19 November 2012

Charleston Conference 2012: part 4

I'm back in Sheffield now, but still catching up on my posts from the Charleston Conference (7-10 November), which might take me a while. In the meantime, there is a more complete official blog about the conference on the Against the Grain website.

Friday 9 November began with Kristin Eschenfelder's presentation about research at the University of Wisconsin-Madison to explore what e-resource licences say about perpetual access, interlibrary loan provision and scholarly sharing. Kristin reported on two content analysis studies of a single dataset of 224 licence contracts from 2000-2009, obtained in 2009 by a team led by Ted Bergstrom at the University of California Santa Barbara, using state freedom of information legislation to request the documents from state universities. There's a summary of some of the controversy and legal action which accompanied this initial data gathering process on Ted Bergstrom's website. The first study examined all 224 the licences for content regarding interlibrary loan, document supply and scholarly sharing and the second study, conducted by Mei Zhang (PhD student), examined 72 licences for content relating to the provision of perpetual access to e-resources. In the perpetual access study, it appears that most licences do mention perpetual access, with an increasing emphasis on library perpetual access and a slightly declining role for publisher perpetual access - surprisingly, Portico was seldom mentioned. Key findings from the study on ILL and scholarly sharing included:
  • 55% of licences acknowledge scholarly sharing (this actually seemed like quite a high proportion to me);
  • 60% allow secure e-delivery of their material for document supply services;
  • 79% require libraries to have print copies in order to provide copies of their materials through document delivery services;
The presenter acknowledged the limitations of dealing with data which is at least three years old and in some cases 12 years old - future work will aim to gather more recent copies of licences.

The second morning plenary session was a lively discussion on the relationships between provosts (I think this is a post broadly equivalent to UK university vice chancellors) and librarians. J. Bradley Creed from Sandford university described librarians as indispensible in navigating information and central to the university mission. Jose-Marie Griffiths from Bryant University outlined some of the broad challenges facing universities - from the economy, technology, competition (including international competition for students), geopolitical changes. She talked about specific library roles in providing open access, open data and managing institutional repositories. I also thought it was interesting that she mentioned the role of the library in serving non-academic readers. The core message here was one of interdependence and the importance of innovation. Jim O'Donnell (formerly Provost of Georgetown University (2002-2012)) echoed some of these points - particularly about the importance of Big Data, and how library data can be used to tell university administrators new things about faculties and departments (not just about the library).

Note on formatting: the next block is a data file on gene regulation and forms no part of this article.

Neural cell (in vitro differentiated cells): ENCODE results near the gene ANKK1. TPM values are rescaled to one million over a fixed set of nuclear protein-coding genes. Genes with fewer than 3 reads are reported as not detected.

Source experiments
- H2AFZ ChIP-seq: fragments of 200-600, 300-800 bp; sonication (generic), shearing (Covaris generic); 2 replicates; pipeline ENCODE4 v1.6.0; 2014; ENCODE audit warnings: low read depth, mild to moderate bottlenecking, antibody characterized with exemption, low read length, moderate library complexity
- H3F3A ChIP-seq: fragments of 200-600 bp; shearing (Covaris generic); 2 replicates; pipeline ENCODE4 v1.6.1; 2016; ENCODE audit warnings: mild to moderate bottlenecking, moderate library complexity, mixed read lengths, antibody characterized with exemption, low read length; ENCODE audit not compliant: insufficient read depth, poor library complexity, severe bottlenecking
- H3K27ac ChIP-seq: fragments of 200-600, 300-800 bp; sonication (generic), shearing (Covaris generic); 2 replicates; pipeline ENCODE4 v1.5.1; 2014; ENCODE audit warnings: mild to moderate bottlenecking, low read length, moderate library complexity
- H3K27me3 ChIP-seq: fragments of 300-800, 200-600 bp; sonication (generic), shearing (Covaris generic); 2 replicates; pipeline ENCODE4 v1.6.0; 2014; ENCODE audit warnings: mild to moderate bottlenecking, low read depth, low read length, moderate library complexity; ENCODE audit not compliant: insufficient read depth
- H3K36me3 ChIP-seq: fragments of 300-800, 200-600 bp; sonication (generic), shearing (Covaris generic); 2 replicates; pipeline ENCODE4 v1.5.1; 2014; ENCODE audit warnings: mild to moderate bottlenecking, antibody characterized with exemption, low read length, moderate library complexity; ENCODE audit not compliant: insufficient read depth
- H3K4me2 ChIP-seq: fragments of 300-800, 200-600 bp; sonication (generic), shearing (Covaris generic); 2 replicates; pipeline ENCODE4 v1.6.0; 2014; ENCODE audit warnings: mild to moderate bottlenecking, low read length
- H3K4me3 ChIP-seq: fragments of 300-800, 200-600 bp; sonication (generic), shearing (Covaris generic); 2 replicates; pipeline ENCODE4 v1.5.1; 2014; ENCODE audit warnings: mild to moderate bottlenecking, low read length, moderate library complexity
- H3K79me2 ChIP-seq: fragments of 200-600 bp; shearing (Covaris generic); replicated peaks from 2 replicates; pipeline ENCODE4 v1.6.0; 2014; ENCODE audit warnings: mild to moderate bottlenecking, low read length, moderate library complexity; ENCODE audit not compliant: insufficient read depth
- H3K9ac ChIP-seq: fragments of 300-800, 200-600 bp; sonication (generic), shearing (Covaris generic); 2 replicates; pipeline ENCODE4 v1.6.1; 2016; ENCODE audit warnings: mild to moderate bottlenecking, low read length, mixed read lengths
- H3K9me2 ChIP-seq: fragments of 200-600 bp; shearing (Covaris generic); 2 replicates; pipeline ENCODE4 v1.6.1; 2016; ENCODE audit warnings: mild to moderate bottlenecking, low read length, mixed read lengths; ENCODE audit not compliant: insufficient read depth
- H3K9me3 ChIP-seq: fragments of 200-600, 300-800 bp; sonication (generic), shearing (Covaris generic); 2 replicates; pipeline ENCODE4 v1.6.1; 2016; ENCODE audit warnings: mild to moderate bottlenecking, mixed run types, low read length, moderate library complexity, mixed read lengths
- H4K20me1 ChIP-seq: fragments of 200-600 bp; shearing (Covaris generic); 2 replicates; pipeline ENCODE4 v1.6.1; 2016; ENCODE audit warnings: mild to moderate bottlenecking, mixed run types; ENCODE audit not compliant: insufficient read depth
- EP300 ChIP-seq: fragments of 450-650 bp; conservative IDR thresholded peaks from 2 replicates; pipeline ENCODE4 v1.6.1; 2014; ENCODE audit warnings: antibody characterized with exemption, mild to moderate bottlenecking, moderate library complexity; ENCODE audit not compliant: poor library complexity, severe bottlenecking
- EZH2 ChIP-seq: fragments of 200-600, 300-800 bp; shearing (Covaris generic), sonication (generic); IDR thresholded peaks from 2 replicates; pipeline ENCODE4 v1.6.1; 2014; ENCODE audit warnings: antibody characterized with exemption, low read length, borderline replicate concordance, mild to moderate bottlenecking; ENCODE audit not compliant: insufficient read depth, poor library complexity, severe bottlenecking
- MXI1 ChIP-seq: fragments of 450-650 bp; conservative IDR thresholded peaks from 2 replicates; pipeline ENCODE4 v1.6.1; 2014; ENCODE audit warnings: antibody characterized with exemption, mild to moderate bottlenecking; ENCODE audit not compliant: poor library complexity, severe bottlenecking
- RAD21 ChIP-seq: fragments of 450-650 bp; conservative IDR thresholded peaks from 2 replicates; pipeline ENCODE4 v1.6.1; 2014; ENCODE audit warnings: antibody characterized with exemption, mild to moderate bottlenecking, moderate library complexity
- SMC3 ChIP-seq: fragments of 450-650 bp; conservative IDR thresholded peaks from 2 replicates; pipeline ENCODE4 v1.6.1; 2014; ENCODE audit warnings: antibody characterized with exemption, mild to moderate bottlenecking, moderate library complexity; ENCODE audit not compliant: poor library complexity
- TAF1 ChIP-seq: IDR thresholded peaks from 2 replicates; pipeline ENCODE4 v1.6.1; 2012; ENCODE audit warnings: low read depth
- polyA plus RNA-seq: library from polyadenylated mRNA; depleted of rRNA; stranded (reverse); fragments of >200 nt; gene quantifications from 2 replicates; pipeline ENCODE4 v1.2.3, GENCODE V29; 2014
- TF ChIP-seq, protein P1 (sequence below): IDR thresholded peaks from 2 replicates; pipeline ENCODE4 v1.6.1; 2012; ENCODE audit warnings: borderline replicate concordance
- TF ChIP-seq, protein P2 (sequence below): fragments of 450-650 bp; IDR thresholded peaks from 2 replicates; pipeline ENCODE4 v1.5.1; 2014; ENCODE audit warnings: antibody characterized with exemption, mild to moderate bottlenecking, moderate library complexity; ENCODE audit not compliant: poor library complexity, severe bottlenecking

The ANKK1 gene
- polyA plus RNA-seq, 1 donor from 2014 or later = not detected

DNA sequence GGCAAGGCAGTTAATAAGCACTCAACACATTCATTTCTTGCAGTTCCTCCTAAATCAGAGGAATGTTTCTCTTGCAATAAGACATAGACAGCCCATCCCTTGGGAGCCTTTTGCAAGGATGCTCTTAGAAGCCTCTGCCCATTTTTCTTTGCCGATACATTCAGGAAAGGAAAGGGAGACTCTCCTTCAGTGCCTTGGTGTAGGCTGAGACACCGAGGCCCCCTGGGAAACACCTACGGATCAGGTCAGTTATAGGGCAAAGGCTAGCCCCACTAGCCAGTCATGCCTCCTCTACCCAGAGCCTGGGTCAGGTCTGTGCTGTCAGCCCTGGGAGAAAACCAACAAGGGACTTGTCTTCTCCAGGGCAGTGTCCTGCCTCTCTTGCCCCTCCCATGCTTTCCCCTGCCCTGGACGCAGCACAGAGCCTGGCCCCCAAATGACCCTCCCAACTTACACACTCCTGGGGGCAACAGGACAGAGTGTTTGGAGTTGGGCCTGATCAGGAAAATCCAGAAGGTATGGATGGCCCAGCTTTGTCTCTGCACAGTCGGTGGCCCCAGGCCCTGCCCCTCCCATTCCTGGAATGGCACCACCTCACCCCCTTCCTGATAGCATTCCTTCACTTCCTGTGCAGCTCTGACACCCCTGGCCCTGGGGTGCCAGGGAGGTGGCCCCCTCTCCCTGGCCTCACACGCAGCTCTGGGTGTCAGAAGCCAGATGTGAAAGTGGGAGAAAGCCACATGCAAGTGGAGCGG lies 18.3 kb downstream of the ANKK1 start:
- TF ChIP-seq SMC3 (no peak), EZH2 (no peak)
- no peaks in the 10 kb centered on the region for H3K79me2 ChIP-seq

This was followed by presentations discussing the role of the academic press in the 21st century. Douglas Armato of the University of Minnesota Press gave a very engaging presentation about the history of the university press. I also liked his characterization of an academic press as a place where "money and mission [are] equally on our minds". To me, this seems like a quintessential description of a social enterprise, an idea echoed by Armato's use of the analogy of Bailey Building and Loan (from It's a Wonderful Life), a comparison which is also popular with many writers on social enterprise. One big question posed by this presentation was whether libraries and university presses are on a shared path of "co-evolution or co-extinction" and Douglas emphasized the importance of moving away from closed silo structures towards more open database structures. Alison Mudditt of University of California Press picked up on some of these ideas in her presentation - one thing which stood out for me was a quotation from the UCal Press editorial committee statement from 1938 outlining the obligation of the press to provide academic publications for "the whole world of educated men" - not just people in academic institutions (and presumably meaning educated women, too...).

The final morning session was a brief update by Emily Gore on the progress of the Digital Public Library of America project. One of the things which I found really interesting was the emphasis on the DPLA community, demonstrated by the use of a platform geared towards promoting participation ("WE are the DPLA"). It's obviously a massive project with global implications, but at the same time, resources are being committed to support locally hosted community outreach initiatives. The DPLA will also be collaborating with Europeana to create an online exhibition about migration from Europe to America.

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